A systematic review would identify more theories, and give you an understanding of which "big t” Theories might be most appropriate in your particular case.

  1. Look at the theories implicit in the policy documentation, including any background papers.

It’s always a good idea to go back to the project’s documentation, especially any background papers on the policy. It's particularly important to identify any theories which have been explicitly referred to in discussions or decisions.

For example, some crime prevention programs make explicit reference to  the "broken window" theory of crime prevention  - which is that signs of disorder such as unrepaired broken windows leads to increased withdrawal by local residents, and decreased informal social control, creating more opportunity for serious crime to move in. (The Center for Evidence-Based Crime Policy has more information on the theory and the evidence about whether and when it holds). 

  1. Draw out the mental models of those involved. 

Articulating mental models involves talking individually or in groups with key informants (including program planners, service implementors and clients) about how they understand an intervention works. If you can't talk with them, you might be able to find notes from discussions about how the program or project is meant to work.

Our Option Page on Articulating Mental Models has a list of questions that can be used to draw out these mental models.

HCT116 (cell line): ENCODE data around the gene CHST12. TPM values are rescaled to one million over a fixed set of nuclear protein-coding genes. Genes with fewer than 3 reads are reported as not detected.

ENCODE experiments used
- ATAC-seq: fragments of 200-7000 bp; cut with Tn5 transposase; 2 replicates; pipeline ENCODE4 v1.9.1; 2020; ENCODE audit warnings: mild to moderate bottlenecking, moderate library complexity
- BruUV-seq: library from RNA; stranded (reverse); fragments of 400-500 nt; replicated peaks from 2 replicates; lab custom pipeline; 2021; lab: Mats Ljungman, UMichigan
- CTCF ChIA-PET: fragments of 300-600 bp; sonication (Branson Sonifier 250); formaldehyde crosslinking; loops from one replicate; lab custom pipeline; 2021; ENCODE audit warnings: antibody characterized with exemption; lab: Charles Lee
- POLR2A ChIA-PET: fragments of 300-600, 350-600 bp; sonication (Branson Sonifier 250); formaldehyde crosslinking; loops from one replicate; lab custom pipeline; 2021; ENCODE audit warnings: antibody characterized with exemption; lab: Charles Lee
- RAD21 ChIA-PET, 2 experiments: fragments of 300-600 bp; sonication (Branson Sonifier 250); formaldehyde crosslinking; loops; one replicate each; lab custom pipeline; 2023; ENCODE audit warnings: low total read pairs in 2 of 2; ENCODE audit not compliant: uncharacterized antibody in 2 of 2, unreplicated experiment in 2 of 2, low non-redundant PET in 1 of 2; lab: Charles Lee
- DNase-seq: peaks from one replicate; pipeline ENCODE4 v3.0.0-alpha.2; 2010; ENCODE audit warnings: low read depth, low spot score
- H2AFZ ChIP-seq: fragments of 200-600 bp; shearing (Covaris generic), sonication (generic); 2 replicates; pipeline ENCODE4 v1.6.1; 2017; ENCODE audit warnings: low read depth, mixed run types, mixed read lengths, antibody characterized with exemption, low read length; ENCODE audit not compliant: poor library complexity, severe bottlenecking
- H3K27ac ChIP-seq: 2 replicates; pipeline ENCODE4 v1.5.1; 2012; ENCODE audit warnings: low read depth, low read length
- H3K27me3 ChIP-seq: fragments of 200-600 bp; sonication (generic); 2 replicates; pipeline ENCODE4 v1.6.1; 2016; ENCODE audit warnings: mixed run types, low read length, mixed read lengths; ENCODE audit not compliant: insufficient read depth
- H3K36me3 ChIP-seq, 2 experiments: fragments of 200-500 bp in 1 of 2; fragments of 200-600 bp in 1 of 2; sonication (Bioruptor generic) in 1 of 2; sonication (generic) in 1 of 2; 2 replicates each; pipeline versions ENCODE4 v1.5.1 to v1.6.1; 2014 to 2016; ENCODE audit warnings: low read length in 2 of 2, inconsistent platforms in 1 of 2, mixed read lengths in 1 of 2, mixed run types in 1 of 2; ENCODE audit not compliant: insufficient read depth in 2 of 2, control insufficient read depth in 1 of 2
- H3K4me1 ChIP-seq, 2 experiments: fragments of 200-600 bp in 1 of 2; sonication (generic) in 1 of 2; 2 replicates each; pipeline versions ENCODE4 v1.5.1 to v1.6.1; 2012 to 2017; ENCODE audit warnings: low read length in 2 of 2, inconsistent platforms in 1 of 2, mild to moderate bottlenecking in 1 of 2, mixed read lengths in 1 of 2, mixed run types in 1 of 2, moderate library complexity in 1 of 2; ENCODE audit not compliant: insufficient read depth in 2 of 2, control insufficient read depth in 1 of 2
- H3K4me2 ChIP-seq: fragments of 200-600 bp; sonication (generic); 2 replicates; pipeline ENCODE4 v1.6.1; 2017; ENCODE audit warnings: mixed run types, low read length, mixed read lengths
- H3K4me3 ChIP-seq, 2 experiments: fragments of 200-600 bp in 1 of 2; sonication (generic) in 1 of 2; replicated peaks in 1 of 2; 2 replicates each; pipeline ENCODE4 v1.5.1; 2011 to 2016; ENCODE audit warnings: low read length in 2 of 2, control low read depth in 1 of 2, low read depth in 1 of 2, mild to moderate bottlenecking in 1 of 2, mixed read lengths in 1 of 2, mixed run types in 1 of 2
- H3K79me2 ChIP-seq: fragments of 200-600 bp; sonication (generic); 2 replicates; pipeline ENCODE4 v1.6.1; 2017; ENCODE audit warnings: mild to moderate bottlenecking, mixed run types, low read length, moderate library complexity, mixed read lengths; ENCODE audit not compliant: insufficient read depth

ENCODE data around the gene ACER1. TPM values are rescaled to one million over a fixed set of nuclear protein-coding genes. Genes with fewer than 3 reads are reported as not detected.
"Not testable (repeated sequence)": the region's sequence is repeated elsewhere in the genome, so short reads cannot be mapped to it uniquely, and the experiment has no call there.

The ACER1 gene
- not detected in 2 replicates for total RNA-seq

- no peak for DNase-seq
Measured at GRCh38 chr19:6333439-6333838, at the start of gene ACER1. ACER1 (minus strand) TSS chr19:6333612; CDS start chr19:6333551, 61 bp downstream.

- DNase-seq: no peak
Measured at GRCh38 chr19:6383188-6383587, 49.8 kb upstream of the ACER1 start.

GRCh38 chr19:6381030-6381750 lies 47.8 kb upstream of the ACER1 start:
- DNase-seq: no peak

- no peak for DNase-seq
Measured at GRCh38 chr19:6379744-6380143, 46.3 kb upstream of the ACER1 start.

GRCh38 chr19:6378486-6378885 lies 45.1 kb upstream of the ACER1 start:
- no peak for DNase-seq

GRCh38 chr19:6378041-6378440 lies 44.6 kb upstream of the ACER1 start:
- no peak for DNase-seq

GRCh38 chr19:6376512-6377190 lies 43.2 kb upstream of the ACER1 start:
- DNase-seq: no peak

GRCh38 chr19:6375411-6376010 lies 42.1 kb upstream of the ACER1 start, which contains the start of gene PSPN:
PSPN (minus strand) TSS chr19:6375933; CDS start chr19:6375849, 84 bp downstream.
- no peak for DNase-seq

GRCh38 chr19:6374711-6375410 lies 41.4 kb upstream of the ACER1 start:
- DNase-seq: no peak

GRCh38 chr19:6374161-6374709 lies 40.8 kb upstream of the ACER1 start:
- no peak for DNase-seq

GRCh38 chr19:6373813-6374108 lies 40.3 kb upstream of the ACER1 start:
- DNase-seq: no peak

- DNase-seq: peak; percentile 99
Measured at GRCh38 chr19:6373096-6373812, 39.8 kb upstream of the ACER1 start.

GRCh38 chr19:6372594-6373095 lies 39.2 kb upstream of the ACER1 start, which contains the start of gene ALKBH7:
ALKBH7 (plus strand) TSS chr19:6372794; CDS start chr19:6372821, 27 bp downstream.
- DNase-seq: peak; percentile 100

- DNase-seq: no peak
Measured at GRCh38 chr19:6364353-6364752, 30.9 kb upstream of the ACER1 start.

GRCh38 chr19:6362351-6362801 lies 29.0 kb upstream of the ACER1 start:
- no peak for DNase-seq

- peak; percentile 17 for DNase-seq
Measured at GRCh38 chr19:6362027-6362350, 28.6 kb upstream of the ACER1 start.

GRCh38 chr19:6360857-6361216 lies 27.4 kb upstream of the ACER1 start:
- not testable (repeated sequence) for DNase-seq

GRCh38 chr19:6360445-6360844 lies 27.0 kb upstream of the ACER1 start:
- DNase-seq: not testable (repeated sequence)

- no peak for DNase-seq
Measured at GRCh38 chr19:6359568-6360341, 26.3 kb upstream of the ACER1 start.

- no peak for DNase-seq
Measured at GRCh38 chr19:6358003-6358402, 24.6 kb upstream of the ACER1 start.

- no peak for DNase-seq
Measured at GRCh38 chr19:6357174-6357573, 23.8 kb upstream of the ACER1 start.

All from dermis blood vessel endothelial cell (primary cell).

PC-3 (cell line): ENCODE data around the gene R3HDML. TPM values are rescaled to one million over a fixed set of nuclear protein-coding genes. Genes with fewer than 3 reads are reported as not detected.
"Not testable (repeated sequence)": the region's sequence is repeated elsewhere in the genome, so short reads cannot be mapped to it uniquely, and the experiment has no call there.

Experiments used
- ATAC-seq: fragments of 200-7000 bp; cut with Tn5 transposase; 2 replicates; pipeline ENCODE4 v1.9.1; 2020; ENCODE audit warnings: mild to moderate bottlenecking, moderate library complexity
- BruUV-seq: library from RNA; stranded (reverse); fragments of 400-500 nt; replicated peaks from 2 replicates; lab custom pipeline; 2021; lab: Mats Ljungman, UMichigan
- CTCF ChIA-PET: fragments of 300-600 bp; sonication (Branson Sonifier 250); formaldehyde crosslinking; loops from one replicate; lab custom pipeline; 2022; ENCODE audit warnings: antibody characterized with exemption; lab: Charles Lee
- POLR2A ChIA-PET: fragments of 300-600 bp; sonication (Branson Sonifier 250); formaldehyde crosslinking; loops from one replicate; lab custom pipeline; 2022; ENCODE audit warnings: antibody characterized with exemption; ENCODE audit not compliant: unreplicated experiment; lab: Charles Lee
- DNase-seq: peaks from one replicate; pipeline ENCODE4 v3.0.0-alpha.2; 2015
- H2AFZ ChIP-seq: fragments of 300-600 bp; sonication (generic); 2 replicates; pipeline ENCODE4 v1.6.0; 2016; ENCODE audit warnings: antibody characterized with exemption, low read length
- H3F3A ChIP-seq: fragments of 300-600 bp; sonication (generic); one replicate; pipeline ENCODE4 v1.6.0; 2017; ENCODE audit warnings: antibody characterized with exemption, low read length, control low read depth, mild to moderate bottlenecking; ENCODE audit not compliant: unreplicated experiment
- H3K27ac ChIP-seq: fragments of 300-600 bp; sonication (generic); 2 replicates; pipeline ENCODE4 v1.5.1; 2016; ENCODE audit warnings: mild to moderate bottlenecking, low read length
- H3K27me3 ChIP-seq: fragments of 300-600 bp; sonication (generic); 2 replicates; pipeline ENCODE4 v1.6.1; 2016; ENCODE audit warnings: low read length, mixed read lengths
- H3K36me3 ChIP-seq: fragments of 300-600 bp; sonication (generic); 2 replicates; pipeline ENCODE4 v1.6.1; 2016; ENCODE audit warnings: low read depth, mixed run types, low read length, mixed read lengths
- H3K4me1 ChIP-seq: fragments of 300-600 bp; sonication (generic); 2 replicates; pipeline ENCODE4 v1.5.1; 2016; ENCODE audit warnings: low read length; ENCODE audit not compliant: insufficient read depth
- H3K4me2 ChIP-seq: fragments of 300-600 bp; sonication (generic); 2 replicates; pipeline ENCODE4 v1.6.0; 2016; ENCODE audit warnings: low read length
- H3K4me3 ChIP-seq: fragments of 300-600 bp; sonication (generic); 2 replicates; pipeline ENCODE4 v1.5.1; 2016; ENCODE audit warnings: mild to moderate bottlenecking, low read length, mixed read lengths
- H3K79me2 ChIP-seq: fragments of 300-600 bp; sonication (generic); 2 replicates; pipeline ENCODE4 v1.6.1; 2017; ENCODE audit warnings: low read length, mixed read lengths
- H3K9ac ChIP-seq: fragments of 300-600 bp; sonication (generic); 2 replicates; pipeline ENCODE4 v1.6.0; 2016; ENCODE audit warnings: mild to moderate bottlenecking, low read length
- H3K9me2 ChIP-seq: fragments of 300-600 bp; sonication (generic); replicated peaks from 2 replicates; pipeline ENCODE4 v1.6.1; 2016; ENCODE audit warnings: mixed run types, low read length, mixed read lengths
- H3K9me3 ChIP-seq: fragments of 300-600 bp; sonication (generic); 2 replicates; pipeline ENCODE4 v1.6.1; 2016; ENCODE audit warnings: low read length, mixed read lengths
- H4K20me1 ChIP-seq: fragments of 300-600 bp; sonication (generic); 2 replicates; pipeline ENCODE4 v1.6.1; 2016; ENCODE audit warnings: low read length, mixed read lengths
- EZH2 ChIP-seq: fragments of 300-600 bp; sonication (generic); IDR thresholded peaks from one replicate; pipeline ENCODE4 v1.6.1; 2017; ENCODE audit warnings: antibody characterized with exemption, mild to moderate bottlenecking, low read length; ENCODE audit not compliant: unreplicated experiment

1. Logical analysis of the causal paths - how might the dots be connected?

In addition to these sources, it can be useful to logically analyse the actors and possible causal paths.  For example, in a program involving home visits by teachers, improvements to student learning might come about through changes in the teachers (for example, learning about barriers to students' learning such as lack of study spaces at home), the students (for example, developing a better relationship with the teacher), or through the parents (for example, developing a willingness to support school processes).

These different possible theories can be explored in discussions (while exploring existing mental models) and when reviewing research and project documentation.

What are the strategies you use to identify possibly relevant theories for your theory of change?

A special thanks to this page's contributors